Developing Electronic Skin with the Sense of Touch
Developing Electronic Skin with the Sense of Touch
Although the concept may seem futuristic, research on electronic skin has wide-ranging practical impact.
by Ravinder Dahiya, William Taube Navaraj, Saleem Khan, and Emre O. Polat
MICROELECTRONICS technology and its subsequent miniaturization, which began almost immediately after the transistor was invented, have revolutionized computing and communication. However, miniaturization by itself is not the only way that electronics can evolve to add more value to our lives. Recent significant additions to the field include fabricating or printing electronics over large areas and on unconventional substrates such as plastics that flex, bend, and conform to 3D surfaces.1 Fuelled by a large number of applications, the pace at which flexible or
bendable electronics is evolving is faster than ever before. This category includes an increasing list of applications ranging from foldable or conformable displays to smartwatches and wristbands to wearable electronics and even robotic skin.
Technological advances have inspired numerous multidisciplinary groups worldwide to develop artificial organs such as electronic skin and bionic eyes. These inventions could potentially bestow lost sensory feelings to disabled individuals, or provide useful sensory capabilities to machines to enable them to improve the quality of human lives, or enable innovative non-invasive means for early detection and monitoring of chronic diseases. Recent advances in electronic-skin technology have attracted increasing attention for their potential to detect subtle pressure changes, which may open up applications including health monitoring, minimally invasive surgery, and prosthetics.
Electronic sensory or “tactile” skin should help enable robots and similar machines (when these technologies are realized) to interact physically and safely with real-world objects. For example, a robot designed for healthcare could manipulate objects more effectively or help the elderly with greater safety, if its actions were based on feedback such as pressure or temperature coming from its body parts while it was physically in contact with the object or person in question.2 The recent incident at a Volkswagen plant in Germany, in which a worker was
crushed by a robot,3 is similar to one reported in the early 1980s in Japan4 and reminds us of the importance of safety where robots are concerned.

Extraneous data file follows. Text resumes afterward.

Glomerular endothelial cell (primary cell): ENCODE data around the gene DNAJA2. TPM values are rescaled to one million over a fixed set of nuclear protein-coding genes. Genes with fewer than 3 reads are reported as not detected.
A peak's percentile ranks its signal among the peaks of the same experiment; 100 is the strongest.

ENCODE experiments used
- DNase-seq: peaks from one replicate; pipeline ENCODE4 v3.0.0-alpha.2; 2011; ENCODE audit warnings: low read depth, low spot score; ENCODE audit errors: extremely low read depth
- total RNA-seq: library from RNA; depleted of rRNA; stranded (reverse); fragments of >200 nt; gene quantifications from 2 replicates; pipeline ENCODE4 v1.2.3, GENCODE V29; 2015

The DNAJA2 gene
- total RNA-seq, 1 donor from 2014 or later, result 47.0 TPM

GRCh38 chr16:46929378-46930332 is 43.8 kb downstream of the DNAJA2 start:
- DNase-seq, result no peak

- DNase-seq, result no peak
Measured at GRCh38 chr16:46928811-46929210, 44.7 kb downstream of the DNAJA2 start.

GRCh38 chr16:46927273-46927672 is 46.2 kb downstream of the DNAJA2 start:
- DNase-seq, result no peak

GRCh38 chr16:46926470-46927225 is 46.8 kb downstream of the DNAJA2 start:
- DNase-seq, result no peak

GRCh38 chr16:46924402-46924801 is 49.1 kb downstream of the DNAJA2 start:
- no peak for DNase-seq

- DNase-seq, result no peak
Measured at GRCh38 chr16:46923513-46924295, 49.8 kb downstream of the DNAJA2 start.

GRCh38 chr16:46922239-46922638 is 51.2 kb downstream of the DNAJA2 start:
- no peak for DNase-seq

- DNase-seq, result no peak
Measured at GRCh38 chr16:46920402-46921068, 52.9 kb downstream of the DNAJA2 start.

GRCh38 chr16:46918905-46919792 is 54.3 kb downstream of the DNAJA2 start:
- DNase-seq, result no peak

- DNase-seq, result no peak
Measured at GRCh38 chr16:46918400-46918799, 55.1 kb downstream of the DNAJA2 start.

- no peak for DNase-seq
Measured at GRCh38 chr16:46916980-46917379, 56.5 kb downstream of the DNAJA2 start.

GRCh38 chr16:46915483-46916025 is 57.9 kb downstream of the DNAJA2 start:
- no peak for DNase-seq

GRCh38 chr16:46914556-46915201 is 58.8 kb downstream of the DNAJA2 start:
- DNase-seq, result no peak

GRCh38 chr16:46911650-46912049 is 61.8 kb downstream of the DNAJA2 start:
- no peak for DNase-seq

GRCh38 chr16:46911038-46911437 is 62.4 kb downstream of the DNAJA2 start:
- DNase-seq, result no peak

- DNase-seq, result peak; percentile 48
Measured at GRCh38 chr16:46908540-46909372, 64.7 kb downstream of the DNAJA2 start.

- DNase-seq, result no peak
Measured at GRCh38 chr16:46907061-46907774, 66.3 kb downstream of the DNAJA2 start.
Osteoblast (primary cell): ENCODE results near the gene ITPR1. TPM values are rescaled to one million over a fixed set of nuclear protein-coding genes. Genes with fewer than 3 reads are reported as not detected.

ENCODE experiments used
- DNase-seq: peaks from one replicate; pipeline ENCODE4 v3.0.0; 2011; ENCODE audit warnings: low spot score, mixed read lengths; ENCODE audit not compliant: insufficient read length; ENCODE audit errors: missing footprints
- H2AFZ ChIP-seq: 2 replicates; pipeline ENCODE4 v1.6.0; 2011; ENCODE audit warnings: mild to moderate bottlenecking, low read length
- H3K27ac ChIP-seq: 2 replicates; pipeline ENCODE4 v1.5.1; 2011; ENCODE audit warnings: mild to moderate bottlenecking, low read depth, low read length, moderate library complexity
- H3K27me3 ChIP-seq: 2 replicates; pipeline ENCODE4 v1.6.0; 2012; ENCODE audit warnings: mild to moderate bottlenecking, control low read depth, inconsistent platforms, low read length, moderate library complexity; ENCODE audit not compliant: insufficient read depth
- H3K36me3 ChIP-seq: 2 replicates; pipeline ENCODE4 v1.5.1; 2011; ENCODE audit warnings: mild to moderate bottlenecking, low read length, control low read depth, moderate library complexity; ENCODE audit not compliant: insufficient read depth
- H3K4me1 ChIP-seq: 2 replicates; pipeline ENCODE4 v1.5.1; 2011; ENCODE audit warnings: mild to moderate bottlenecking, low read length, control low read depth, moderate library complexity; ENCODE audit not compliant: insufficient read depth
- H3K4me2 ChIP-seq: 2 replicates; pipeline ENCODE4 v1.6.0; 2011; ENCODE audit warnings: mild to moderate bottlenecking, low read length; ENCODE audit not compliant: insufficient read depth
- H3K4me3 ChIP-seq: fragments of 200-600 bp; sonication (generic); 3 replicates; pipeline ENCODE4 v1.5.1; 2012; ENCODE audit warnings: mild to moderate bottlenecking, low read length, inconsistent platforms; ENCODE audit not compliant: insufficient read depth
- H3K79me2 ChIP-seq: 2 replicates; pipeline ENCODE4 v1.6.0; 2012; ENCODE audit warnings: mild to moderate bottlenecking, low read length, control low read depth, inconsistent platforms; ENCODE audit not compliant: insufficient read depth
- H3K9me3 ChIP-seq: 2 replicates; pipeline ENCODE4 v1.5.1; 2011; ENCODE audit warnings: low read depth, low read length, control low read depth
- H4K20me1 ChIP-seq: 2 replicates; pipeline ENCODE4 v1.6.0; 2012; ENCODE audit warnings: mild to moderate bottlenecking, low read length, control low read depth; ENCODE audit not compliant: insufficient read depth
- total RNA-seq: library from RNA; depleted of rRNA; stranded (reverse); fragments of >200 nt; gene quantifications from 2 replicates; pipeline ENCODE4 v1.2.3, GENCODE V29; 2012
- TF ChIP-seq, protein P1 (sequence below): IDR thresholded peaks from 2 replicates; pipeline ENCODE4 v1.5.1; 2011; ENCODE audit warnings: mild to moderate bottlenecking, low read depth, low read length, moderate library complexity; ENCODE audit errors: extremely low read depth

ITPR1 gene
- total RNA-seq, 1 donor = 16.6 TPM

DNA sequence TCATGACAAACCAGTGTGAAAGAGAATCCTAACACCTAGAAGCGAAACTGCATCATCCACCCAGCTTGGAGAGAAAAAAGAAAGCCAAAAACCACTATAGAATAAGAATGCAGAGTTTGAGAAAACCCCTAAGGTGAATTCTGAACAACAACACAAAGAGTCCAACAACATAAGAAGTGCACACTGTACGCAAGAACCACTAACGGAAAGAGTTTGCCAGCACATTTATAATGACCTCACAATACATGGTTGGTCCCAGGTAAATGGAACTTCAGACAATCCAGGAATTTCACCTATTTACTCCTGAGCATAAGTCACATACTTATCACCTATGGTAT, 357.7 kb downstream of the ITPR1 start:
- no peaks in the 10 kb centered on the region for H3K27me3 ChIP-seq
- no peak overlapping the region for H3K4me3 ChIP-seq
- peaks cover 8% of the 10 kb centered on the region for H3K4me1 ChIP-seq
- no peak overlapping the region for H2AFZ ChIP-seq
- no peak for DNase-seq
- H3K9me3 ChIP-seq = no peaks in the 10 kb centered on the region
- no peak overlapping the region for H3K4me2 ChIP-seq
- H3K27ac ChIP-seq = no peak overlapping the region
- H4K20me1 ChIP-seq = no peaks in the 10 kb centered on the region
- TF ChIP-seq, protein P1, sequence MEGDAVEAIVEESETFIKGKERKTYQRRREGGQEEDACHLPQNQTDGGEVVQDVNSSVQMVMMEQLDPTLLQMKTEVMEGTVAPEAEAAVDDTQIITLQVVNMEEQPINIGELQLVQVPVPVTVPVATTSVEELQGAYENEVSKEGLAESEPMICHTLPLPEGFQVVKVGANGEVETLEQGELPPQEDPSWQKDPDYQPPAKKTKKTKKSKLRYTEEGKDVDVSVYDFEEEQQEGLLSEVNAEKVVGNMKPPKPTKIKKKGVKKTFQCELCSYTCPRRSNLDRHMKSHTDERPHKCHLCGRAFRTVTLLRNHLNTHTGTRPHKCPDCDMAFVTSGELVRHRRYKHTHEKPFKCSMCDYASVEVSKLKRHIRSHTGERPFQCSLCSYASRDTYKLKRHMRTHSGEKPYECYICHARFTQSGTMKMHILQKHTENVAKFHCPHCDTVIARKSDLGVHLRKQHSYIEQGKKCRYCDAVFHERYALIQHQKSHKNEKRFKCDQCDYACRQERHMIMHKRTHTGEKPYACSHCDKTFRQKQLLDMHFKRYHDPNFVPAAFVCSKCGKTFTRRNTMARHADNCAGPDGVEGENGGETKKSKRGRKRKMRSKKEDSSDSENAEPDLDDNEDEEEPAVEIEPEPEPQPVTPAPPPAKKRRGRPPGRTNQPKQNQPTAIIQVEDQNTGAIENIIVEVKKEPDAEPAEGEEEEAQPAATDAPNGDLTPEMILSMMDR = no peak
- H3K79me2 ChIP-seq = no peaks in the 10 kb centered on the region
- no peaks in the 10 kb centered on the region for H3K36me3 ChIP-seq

Tactile sensing plays a fundamental role in providing action-related information such as sticking and slipping; vital control parameters for manipulation/control tasks such as grasping; and estimation of contact parameters such as contact force, soft contact, hardness, texture, temperature, etc. Tactile skin could also be indispensable for numerous medical diagnoses and surgical applications through haptic interfaces. For example, to feel the presence of tumors in underlying body tissue, the visual feedback of laparoscopic instruments is often insufficient; inserting a tool with tactile as well as visual feedback might prove more useful.2,5 In addition, although once a topic for science fiction, the notion of restoring sensory feelings to amputees can approach reality through solutions such as
electronic or tactile skin enabled by sensitive electronics over flexible substrates (Fig. 1).2,5
Fig. 1: This conceptual image of a prosthetic device shaped like a human hand incorporates lightweight, ultra-flexible, high-performance, and cost-effective electronic skin.
Challenges Go Beyond Skin Deep
Realizing tactile skin is challenging, as this technology requires multiple types of sensors and electronics (e.g., to measure contact pressure, temperature, gas, chemical composition, etc.) on the flexible or conformable substrates and also over large areas.1,2 Many different sensors distributed over a wide area such as the entire body of a robot would require a complex signal-processing system capable of dealing with very large amounts of raw data.
One way to deal with big data is to create tactile skin with distributed computing, allowing information to be partially processed close to the sensing elements, then sending the smaller amounts of summary data results to higher-computational units. This would mean that in addition to distributed sensors, the tactile skin would require distributed electronics, and this is another challenge for developers of tactile skin. The miniaturization of electronics, which has followed Moore’s law since the 1960s, with more and more electronic components fitting into small die-sized areas, makes distributed electronics over large areas such as a robot’s body all the more difficult.
The recent trend of printed electronics may help meet this challenge.6 This includes printing transducer material directly on flexible substrates, as shown later in Fig. 3, or directly printing active electronic materials on the substrates.6 Large-area printed pressure sensors, radio-frequency identification tags (RFIDs), solar cells, light-emitting diodes (LEDs), transistors, etc. have been reported recently.